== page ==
"Besides," Jackson went on, "you don’t see yourself
in all this, you’re not likely to see much else."
"So it’s always ourselves we’re chasing."
"You’re gonna tell me you ever doubted it?"
"I doubt everything. More and more of everything as time
"Good. Always figured you were gonna turn out all right."
Jackson’s hand worked at his neck, crawled around again to his
tie. "Choke down one last cup with me?"
Meredith shrugged. "Wouldn’t do it for anyone else, but
what the hell."
Jackson walked to a table along the back wall. On the table
were coffee makers, a tray of sandwiches and half-sandwiches in
plastic wrap, bags of chips torn open along the seams, boxes whose
bottoms were sludged with powdered sugar, icing, doughnut fragments.
One of the coffee makers had a carafe almost full. Jackson lifted
it off the heat, sniffed at it. Poured a cup for both of them.
They sat at another of the tables. Jackson pushed file folders
and papers aside to make room for their cups, but both held on
to them. Something reassuring about their physicality, the warmth,
what this signalled — something far past simple sharing.
"Worst has to be that family in Canton," Meredith said
after a while. "No way I’ll ever get those kids out of my
mind. Laying there like that, all opened up. Ecorché,
they call it up in Quebec." Where Meredith had lived when
he got back from Nam. Just couldn’t face the States again at
first. Lot of hunters in Quebec. See these deer dressed out,
staked on boards outside houses. "You’ve been doing this
a long time, B.J."
"All your life."
It was an old joke between them.
"You tell me how anyone ever thinks he’s able to understand
something like that?"
"No one does. Not really."
Their department expert. Guy grew up in Highland Park driving
a convertible, had a house in his own name there by the time he
was sixteen. Parents bought it for him — for his future. Then
he sailed through SMU and Galveston med school, barely touching
down the whole time, and elbowed his way through a residency at
Parkland like someone caught in rush hour on the New York subway.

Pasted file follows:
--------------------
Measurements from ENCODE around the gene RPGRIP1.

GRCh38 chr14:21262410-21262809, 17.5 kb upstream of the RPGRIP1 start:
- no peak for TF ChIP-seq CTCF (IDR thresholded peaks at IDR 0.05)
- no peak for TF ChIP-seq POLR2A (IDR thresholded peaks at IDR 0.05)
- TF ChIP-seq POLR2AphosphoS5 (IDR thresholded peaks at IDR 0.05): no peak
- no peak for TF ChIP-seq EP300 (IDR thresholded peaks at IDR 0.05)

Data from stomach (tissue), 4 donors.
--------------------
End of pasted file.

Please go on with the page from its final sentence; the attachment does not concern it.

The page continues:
Sure he knew how someone like Billy Daniel lived, what was in
Meredith picked up one of the file folders, scanned it quickly
and put it down, took another.
In Billy’s mind there is no connection between what he does — what he has done,
more properly — and the results. For him, the causal link simply does not exist.
This is a difficult concept, I know. Let me put it this way: a metaphor, nothing more,
but it may help you to understand. All the time, every moment of his life, Billy is
passing through doors. He goes out a door and comes back in to where he was before —
but there’s a body there now. Or it’s quiet again. Or someone is trying to kill him.
Whatever he has done, he leaves there, behind the door. And he goes through the next door
without a history — innocent, as it were. The causal connection’s simply not there for
him, never made.
Meredith closed the file folder, put it down.
"Right." Jackson held up his cup. "Stuff tastes
like mud from the Mississippi’s bottom, catfish and all."
"Want some more?"
They sat quietly for a while then, two men dragged out so thin
they scarcely existed anymore, yet reluctant to let go of whatever
it was they had here, intimacy, purpose. Some tiny intimation,
perhaps, of doing good, bringing things back to balance.
Around them the building stirred to life. Footsteps resounded
in corridors and on steel stairs outside. A door at the far end
of the room opened, someone looked in briefly then withdrew.
Cars and pedestrians filled the street below.
"We’re catfish ourselves," Meredith said. "All
this muck we live in, day after day. Managing somehow to get
sustenance from it."
He looked down the room towards where the door had closed moments
ago. That door seemed to him now very, very far away, the room
a kind of gauntlet. Some obscure test he’d sooner or later have
"You think it changes us? All this?"
"Don’t see how it could help but. One way or the other."
"Yeah." Meredith tilted his cup and found it empty.
How had that happened? No memory of drinking. "Sometimes
at night I wake up and look around and nothing — the bedroom,
the curtain on the window that’s been there for twelve years,
Betty asleep beside me — none of it seems real to me anymore.
That ever happen to you?"
Jackson shrugged. "You ought to’ve married her, Ben, long
"There’s never enough for us to hold on to, any of us."
"Guess not." He glanced at his partner’s tie. Remembered
the paper Betty had wrapped it in, gray with blue and green triangles.
"So. We out of here?"
"We are for sure."
They went along the floor, down the stairs, out the door. Parting
on the street by Jimmie’s cart.
Jackson said call him in a couple of days, they’d have a beer
— on him. I oughta be awake again by then, he said. Meredith
stood watching his partner walk away, stood still and alone in
the milling crowd with blades of sunlight sliding through chinks
in the buildings.
He was thinking what the boy, Billy, had said, what he’d said
again and again, to arresting officers, to interrogators from
the task force, to Hargrove and his night squad of psychologists,
social workers and assorted evaluators, rolling it off like a
catechism, his answer to almost every question:
"We went for a ride, and some people died."
Copyright © James Sallis 1997
This story may not be archived or distributed further without
the author’s express permission. Please read the license.
This electronic version of Shutting Darkness Down is published by The Richmond Review
by arrangement with the author.
Shutting Darkness Down was first broadcast on BBC radio.
James Sallis’s novels are published by No Exit Press
All rights enquiries to: James Sallis <[email protected]>